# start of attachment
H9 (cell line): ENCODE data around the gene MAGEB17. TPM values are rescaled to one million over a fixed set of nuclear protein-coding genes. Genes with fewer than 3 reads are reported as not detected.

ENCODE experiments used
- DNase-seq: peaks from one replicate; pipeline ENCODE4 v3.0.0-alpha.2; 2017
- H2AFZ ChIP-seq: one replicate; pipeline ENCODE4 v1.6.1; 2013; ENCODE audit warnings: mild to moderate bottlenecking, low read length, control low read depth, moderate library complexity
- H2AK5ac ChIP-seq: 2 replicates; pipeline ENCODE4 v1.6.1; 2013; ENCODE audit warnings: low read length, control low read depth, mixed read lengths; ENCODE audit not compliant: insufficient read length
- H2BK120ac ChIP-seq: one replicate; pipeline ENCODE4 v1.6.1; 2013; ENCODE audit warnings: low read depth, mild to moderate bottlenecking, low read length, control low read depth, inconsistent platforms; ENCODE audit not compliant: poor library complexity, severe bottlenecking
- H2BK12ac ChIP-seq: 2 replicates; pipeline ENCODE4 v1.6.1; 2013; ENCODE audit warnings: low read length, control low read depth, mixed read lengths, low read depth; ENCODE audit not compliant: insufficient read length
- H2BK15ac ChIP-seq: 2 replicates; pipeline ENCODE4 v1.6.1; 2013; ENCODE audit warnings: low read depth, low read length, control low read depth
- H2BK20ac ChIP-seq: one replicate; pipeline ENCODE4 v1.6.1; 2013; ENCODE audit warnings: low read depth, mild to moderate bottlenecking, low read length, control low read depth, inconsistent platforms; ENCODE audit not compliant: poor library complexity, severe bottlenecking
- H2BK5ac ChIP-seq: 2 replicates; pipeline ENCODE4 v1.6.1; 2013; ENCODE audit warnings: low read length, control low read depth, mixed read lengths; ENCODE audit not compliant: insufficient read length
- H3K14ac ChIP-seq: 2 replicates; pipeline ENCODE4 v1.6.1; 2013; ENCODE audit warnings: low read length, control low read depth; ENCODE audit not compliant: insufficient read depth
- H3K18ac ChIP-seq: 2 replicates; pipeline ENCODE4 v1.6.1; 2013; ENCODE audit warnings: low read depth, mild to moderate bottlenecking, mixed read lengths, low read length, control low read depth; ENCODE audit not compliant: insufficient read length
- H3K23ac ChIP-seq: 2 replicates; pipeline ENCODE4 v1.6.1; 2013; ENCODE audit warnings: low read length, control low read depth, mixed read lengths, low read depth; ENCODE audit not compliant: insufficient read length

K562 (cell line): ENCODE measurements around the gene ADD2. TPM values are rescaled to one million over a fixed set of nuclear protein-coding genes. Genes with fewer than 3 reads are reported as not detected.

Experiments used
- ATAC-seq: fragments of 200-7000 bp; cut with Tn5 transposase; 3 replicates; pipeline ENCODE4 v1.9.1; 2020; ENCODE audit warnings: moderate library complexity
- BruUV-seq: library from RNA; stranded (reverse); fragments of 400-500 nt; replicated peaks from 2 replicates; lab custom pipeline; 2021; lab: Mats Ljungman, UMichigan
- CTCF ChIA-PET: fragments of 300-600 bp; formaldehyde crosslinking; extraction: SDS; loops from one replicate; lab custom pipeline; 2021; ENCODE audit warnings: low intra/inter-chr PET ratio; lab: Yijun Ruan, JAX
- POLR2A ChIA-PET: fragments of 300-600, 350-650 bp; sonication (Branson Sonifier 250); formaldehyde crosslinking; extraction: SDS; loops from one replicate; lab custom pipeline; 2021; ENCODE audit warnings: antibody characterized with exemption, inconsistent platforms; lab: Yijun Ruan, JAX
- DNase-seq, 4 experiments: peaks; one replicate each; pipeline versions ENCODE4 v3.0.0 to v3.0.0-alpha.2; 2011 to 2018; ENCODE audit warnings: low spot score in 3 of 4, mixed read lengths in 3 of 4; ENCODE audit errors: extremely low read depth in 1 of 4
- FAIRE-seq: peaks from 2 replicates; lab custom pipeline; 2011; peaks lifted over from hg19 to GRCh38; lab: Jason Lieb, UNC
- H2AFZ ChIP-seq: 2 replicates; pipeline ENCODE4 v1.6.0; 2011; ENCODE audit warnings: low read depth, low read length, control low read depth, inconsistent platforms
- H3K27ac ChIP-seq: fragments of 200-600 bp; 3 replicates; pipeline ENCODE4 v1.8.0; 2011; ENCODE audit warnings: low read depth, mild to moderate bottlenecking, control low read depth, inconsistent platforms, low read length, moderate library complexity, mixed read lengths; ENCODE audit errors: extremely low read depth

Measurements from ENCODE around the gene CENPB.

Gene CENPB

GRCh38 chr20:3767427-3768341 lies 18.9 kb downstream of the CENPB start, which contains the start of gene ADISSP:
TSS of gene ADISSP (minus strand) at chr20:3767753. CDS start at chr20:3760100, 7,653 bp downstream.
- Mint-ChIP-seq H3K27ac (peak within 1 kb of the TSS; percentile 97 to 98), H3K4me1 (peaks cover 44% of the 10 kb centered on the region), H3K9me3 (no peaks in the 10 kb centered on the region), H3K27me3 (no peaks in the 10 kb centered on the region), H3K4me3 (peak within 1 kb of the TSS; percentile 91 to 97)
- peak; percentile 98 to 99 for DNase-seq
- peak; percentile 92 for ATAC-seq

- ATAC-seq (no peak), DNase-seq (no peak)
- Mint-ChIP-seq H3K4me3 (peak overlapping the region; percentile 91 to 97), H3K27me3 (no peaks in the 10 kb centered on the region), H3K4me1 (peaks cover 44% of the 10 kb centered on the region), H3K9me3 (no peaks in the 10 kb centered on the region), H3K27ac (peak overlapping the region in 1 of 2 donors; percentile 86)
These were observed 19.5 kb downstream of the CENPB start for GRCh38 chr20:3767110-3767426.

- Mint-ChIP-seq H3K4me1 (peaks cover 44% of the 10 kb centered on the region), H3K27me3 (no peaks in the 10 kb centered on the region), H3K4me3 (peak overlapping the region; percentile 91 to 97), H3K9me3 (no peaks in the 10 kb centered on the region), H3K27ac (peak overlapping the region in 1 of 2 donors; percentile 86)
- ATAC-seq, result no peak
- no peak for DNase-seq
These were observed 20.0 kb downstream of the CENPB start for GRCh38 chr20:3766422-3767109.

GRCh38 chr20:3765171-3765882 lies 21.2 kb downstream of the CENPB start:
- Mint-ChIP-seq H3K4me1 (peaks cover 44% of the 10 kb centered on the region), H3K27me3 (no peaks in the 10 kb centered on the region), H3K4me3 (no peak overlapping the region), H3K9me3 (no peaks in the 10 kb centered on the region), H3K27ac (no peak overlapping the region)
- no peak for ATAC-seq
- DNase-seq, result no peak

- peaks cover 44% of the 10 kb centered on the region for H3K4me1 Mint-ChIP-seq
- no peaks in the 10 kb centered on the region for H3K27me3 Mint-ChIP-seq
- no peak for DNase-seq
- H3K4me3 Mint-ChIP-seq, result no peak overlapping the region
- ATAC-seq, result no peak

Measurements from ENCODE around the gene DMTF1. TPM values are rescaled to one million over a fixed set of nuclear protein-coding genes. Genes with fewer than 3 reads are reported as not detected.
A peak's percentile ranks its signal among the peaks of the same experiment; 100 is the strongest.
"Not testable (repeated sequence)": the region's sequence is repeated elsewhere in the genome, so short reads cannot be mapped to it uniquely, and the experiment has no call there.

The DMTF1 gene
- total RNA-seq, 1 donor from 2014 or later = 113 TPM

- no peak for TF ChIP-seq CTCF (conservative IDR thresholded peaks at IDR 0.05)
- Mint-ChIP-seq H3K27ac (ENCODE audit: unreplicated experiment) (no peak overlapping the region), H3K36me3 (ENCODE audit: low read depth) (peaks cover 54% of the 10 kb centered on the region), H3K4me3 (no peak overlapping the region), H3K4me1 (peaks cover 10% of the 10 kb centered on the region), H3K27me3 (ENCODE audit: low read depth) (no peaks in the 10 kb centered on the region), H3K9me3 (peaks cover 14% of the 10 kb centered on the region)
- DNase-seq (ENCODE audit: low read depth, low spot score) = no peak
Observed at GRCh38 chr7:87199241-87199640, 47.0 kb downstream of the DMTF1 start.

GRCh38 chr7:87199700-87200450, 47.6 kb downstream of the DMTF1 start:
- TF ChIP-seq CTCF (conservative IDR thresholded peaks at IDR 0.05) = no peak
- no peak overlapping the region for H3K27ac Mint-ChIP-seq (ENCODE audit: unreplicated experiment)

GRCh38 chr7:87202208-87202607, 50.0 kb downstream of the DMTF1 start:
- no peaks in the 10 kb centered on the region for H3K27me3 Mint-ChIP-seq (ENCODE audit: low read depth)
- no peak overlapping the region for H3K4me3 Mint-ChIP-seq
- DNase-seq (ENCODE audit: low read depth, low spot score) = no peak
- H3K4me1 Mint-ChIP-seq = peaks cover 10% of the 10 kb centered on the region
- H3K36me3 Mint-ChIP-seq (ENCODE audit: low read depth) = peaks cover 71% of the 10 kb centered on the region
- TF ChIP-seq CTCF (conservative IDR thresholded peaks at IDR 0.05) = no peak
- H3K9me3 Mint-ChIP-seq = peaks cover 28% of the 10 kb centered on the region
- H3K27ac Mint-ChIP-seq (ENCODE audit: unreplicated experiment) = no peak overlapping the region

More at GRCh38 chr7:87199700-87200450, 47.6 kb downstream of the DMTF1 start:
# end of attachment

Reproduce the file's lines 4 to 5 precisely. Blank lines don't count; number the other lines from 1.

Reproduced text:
- H2AFZ ChIP-seq: one replicate; pipeline ENCODE4 v1.6.1; 2013; ENCODE audit warnings: mild to moderate bottlenecking, low read length, control low read depth, moderate library complexity
- H2AK5ac ChIP-seq: 2 replicates; pipeline ENCODE4 v1.6.1; 2013; ENCODE audit warnings: low read length, control low read depth, mixed read lengths; ENCODE audit not compliant: insufficient read length